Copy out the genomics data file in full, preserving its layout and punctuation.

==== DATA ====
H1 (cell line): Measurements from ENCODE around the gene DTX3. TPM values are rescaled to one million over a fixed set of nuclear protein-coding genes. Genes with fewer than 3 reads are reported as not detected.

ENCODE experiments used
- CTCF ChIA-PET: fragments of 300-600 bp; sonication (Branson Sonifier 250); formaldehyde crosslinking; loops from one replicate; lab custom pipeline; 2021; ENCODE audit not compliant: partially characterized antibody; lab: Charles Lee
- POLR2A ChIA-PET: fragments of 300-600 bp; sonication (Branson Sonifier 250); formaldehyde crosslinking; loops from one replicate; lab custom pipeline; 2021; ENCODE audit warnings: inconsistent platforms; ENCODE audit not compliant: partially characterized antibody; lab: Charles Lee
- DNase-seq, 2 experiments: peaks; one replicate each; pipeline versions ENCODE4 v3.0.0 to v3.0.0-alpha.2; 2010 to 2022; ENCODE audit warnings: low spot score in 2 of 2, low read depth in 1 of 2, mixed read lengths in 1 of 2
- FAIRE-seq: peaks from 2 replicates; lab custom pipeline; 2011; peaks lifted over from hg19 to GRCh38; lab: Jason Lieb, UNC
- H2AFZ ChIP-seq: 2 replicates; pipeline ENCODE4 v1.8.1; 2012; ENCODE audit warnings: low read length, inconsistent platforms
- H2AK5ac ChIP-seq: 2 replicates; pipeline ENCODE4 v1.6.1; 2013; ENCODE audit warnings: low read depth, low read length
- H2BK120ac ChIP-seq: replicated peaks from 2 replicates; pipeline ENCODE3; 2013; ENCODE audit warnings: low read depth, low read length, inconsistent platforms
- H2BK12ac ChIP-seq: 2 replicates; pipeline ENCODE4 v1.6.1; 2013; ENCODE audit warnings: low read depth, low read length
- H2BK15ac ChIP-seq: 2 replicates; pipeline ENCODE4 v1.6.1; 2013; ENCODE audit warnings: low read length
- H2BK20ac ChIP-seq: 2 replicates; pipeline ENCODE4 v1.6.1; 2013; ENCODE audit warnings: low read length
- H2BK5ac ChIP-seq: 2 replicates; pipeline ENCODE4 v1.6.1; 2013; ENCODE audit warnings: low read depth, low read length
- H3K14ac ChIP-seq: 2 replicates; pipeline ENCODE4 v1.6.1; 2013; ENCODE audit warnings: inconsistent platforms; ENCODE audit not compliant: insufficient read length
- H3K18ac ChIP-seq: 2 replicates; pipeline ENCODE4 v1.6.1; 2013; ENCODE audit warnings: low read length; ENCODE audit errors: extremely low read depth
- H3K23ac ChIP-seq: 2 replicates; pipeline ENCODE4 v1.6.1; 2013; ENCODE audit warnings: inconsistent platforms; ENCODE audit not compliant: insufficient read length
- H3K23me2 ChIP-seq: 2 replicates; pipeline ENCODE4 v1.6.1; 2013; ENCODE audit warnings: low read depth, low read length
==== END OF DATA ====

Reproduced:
H1 (cell line): Measurements from ENCODE around the gene DTX3. TPM values are rescaled to one million over a fixed set of nuclear protein-coding genes. Genes with fewer than 3 reads are reported as not detected.

ENCODE experiments used
- CTCF ChIA-PET: fragments of 300-600 bp; sonication (Branson Sonifier 250); formaldehyde crosslinking; loops from one replicate; lab custom pipeline; 2021; ENCODE audit not compliant: partially characterized antibody; lab: Charles Lee
- POLR2A ChIA-PET: fragments of 300-600 bp; sonication (Branson Sonifier 250); formaldehyde crosslinking; loops from one replicate; lab custom pipeline; 2021; ENCODE audit warnings: inconsistent platforms; ENCODE audit not compliant: partially characterized antibody; lab: Charles Lee
- DNase-seq, 2 experiments: peaks; one replicate each; pipeline versions ENCODE4 v3.0.0 to v3.0.0-alpha.2; 2010 to 2022; ENCODE audit warnings: low spot score in 2 of 2, low read depth in 1 of 2, mixed read lengths in 1 of 2
- FAIRE-seq: peaks from 2 replicates; lab custom pipeline; 2011; peaks lifted over from hg19 to GRCh38; lab: Jason Lieb, UNC
- H2AFZ ChIP-seq: 2 replicates; pipeline ENCODE4 v1.8.1; 2012; ENCODE audit warnings: low read length, inconsistent platforms
- H2AK5ac ChIP-seq: 2 replicates; pipeline ENCODE4 v1.6.1; 2013; ENCODE audit warnings: low read depth, low read length
- H2BK120ac ChIP-seq: replicated peaks from 2 replicates; pipeline ENCODE3; 2013; ENCODE audit warnings: low read depth, low read length, inconsistent platforms
- H2BK12ac ChIP-seq: 2 replicates; pipeline ENCODE4 v1.6.1; 2013; ENCODE audit warnings: low read depth, low read length
- H2BK15ac ChIP-seq: 2 replicates; pipeline ENCODE4 v1.6.1; 2013; ENCODE audit warnings: low read length
- H2BK20ac ChIP-seq: 2 replicates; pipeline ENCODE4 v1.6.1; 2013; ENCODE audit warnings: low read length
- H2BK5ac ChIP-seq: 2 replicates; pipeline ENCODE4 v1.6.1; 2013; ENCODE audit warnings: low read depth, low read length
- H3K14ac ChIP-seq: 2 replicates; pipeline ENCODE4 v1.6.1; 2013; ENCODE audit warnings: inconsistent platforms; ENCODE audit not compliant: insufficient read length
- H3K18ac ChIP-seq: 2 replicates; pipeline ENCODE4 v1.6.1; 2013; ENCODE audit warnings: low read length; ENCODE audit errors: extremely low read depth
- H3K23ac ChIP-seq: 2 replicates; pipeline ENCODE4 v1.6.1; 2013; ENCODE audit warnings: inconsistent platforms; ENCODE audit not compliant: insufficient read length
- H3K23me2 ChIP-seq: 2 replicates; pipeline ENCODE4 v1.6.1; 2013; ENCODE audit warnings: low read depth, low read length